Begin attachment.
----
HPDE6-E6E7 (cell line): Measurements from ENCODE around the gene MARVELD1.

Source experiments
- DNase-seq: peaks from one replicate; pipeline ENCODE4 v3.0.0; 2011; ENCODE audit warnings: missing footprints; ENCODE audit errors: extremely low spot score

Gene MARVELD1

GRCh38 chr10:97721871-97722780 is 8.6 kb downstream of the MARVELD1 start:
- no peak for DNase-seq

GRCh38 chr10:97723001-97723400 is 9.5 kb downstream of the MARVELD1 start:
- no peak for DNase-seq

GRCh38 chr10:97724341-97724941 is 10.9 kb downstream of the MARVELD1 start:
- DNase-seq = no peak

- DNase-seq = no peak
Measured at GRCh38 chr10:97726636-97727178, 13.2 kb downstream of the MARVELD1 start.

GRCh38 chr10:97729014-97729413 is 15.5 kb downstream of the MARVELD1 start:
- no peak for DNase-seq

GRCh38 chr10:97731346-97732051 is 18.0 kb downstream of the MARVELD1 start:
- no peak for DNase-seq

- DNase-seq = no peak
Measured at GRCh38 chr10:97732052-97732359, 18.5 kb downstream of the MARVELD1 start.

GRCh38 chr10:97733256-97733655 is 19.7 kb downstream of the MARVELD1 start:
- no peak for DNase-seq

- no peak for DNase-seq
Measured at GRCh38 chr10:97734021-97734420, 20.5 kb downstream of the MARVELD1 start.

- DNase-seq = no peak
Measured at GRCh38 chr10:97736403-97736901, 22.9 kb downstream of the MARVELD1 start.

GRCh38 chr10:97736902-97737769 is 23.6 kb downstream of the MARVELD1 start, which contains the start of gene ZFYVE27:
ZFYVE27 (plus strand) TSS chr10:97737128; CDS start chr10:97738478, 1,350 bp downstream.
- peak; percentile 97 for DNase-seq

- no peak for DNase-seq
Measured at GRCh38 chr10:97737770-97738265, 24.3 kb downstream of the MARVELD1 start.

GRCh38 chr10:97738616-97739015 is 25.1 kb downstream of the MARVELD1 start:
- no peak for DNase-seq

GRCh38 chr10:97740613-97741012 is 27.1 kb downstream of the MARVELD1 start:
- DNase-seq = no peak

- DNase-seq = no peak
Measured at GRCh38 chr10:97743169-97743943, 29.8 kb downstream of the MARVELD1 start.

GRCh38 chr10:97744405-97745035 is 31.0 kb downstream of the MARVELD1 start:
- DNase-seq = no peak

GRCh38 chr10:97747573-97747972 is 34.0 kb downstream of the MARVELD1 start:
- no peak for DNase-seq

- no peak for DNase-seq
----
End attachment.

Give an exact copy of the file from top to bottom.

HPDE6-E6E7 (cell line): Measurements from ENCODE around the gene MARVELD1.

Source experiments
- DNase-seq: peaks from one replicate; pipeline ENCODE4 v3.0.0; 2011; ENCODE audit warnings: missing footprints; ENCODE audit errors: extremely low spot score

Gene MARVELD1

GRCh38 chr10:97721871-97722780 is 8.6 kb downstream of the MARVELD1 start:
- no peak for DNase-seq

GRCh38 chr10:97723001-97723400 is 9.5 kb downstream of the MARVELD1 start:
- no peak for DNase-seq

GRCh38 chr10:97724341-97724941 is 10.9 kb downstream of the MARVELD1 start:
- DNase-seq = no peak

- DNase-seq = no peak
Measured at GRCh38 chr10:97726636-97727178, 13.2 kb downstream of the MARVELD1 start.

GRCh38 chr10:97729014-97729413 is 15.5 kb downstream of the MARVELD1 start:
- no peak for DNase-seq

GRCh38 chr10:97731346-97732051 is 18.0 kb downstream of the MARVELD1 start:
- no peak for DNase-seq

- DNase-seq = no peak
Measured at GRCh38 chr10:97732052-97732359, 18.5 kb downstream of the MARVELD1 start.

GRCh38 chr10:97733256-97733655 is 19.7 kb downstream of the MARVELD1 start:
- no peak for DNase-seq

- no peak for DNase-seq
Measured at GRCh38 chr10:97734021-97734420, 20.5 kb downstream of the MARVELD1 start.

- DNase-seq = no peak
Measured at GRCh38 chr10:97736403-97736901, 22.9 kb downstream of the MARVELD1 start.

GRCh38 chr10:97736902-97737769 is 23.6 kb downstream of the MARVELD1 start, which contains the start of gene ZFYVE27:
ZFYVE27 (plus strand) TSS chr10:97737128; CDS start chr10:97738478, 1,350 bp downstream.
- peak; percentile 97 for DNase-seq

- no peak for DNase-seq
Measured at GRCh38 chr10:97737770-97738265, 24.3 kb downstream of the MARVELD1 start.

GRCh38 chr10:97738616-97739015 is 25.1 kb downstream of the MARVELD1 start:
- no peak for DNase-seq

GRCh38 chr10:97740613-97741012 is 27.1 kb downstream of the MARVELD1 start:
- DNase-seq = no peak

- DNase-seq = no peak
Measured at GRCh38 chr10:97743169-97743943, 29.8 kb downstream of the MARVELD1 start.

GRCh38 chr10:97744405-97745035 is 31.0 kb downstream of the MARVELD1 start:
- DNase-seq = no peak

GRCh38 chr10:97747573-97747972 is 34.0 kb downstream of the MARVELD1 start:
- no peak for DNase-seq

- no peak for DNase-seq